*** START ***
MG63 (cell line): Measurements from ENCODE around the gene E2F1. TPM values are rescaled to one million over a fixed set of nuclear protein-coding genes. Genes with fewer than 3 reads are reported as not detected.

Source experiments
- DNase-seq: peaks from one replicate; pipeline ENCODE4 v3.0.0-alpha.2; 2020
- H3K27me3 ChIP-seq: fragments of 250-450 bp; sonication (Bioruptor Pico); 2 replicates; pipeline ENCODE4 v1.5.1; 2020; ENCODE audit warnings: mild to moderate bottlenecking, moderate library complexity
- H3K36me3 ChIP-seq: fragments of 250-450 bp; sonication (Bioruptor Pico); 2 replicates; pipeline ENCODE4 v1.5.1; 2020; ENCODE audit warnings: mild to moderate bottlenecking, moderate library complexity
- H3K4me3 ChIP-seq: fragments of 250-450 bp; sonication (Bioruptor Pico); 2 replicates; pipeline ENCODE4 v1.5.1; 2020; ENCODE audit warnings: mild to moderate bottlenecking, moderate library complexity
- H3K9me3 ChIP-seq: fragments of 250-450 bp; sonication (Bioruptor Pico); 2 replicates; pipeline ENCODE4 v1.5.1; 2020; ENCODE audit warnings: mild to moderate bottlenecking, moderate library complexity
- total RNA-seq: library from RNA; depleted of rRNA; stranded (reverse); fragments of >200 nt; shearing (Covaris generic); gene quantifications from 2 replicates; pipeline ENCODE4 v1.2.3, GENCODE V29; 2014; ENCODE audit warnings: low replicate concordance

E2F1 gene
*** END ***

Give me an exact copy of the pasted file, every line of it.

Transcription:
MG63 (cell line): Measurements from ENCODE around the gene E2F1. TPM values are rescaled to one million over a fixed set of nuclear protein-coding genes. Genes with fewer than 3 reads are reported as not detected.

Source experiments
- DNase-seq: peaks from one replicate; pipeline ENCODE4 v3.0.0-alpha.2; 2020
- H3K27me3 ChIP-seq: fragments of 250-450 bp; sonication (Bioruptor Pico); 2 replicates; pipeline ENCODE4 v1.5.1; 2020; ENCODE audit warnings: mild to moderate bottlenecking, moderate library complexity
- H3K36me3 ChIP-seq: fragments of 250-450 bp; sonication (Bioruptor Pico); 2 replicates; pipeline ENCODE4 v1.5.1; 2020; ENCODE audit warnings: mild to moderate bottlenecking, moderate library complexity
- H3K4me3 ChIP-seq: fragments of 250-450 bp; sonication (Bioruptor Pico); 2 replicates; pipeline ENCODE4 v1.5.1; 2020; ENCODE audit warnings: mild to moderate bottlenecking, moderate library complexity
- H3K9me3 ChIP-seq: fragments of 250-450 bp; sonication (Bioruptor Pico); 2 replicates; pipeline ENCODE4 v1.5.1; 2020; ENCODE audit warnings: mild to moderate bottlenecking, moderate library complexity
- total RNA-seq: library from RNA; depleted of rRNA; stranded (reverse); fragments of >200 nt; shearing (Covaris generic); gene quantifications from 2 replicates; pipeline ENCODE4 v1.2.3, GENCODE V29; 2014; ENCODE audit warnings: low replicate concordance

E2F1 gene